The transport of patches of ionization across the polar cap is carried by the convection electric field, which imposes an E×B drift to the plasma. This drift has an upward component when the plasma is convected toward the north magnetic pole and a downward component as it moves away from the pole. The vertical motion modulates the rate at which recombination operates, which in turn is directly related to the luminosity of the patches. We show here that if a rapid increase in the electric field produces a downward velocity in excess of 10 m/s, the luminosity of the patches will at first increase before undergoing a marked decrease, in association with an increase in the recombination rates. Both the change in luminosity and the time scale for the temporary increase primarily depend on the vertical velocity, that is, on the strength of the convection electric field and on the magnetic latitude. Increases in luminosity by up to a factor of 2 or more are possible. The time scales for the variations are of the order of 10 to 20 min. We present an example of an actual luminosity modulation obtained over Resolute Bay, Canada, that agrees well with the proposed theory. Key Points The luminosity of a polar-cap patch is linked to its ExB convection velocity. The downward velocity of a patch can alter the luminosity of a patch over time. The vertical velocity of a patch is important when considering its luminosity.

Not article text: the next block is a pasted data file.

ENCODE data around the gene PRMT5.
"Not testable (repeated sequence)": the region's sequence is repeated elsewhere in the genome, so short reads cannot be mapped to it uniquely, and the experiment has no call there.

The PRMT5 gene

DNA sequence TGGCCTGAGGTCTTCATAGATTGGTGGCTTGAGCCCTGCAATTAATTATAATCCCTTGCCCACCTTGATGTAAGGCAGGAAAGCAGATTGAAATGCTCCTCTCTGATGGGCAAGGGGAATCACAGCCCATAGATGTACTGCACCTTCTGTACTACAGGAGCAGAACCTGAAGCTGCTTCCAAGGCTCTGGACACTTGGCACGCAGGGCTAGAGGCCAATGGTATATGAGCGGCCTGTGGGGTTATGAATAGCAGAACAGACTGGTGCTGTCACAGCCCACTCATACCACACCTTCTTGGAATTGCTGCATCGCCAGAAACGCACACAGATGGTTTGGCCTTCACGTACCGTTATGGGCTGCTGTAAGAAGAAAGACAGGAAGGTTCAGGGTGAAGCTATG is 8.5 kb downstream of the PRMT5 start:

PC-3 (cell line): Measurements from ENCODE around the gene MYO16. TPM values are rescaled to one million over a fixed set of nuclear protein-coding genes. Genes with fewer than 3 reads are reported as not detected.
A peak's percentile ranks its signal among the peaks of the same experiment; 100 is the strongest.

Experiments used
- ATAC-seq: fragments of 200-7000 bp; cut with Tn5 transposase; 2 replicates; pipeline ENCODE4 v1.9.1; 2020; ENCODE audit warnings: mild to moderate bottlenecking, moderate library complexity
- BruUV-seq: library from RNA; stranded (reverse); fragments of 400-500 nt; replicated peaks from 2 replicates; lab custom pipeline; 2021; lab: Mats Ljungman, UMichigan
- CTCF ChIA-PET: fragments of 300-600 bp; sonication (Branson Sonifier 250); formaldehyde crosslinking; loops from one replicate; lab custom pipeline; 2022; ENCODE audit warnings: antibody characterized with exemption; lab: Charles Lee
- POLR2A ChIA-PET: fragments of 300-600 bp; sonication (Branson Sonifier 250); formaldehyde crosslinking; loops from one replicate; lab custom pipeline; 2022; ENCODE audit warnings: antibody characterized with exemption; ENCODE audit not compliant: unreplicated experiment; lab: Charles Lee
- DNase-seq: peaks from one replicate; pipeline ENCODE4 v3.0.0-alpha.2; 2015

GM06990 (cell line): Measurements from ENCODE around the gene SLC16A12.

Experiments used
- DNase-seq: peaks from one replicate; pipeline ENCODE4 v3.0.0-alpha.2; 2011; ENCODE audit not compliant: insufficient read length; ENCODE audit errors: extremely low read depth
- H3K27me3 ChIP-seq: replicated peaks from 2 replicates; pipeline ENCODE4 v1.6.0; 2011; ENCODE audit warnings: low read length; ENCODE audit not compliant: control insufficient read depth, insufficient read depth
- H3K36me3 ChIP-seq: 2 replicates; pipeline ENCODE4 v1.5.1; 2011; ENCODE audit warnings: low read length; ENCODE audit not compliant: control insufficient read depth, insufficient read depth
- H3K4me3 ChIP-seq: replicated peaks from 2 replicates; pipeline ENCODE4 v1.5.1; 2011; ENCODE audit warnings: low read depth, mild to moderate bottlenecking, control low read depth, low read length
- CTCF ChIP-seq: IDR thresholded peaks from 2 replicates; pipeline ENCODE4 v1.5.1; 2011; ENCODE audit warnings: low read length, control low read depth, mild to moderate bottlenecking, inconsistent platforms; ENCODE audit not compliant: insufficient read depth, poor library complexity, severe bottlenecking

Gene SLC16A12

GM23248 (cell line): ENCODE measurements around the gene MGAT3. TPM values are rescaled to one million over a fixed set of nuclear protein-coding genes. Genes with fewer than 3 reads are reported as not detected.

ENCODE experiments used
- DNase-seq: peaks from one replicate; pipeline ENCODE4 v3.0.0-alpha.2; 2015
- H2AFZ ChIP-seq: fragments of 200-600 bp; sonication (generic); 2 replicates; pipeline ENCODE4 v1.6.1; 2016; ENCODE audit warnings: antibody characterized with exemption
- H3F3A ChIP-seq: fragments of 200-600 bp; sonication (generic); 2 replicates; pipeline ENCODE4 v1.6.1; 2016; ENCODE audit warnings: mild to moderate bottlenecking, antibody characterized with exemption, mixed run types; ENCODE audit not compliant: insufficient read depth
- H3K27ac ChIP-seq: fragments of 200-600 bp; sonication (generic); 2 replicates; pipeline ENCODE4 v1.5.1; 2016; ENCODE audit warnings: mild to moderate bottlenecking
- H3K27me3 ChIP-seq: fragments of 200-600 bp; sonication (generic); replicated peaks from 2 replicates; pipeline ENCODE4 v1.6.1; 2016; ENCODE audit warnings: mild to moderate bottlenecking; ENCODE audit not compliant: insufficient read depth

All Science Journal Classification (ASJC) codes
- Space and Planetary Science
- airglow measurement
- high-latitude ionosphere
- polar-cap patches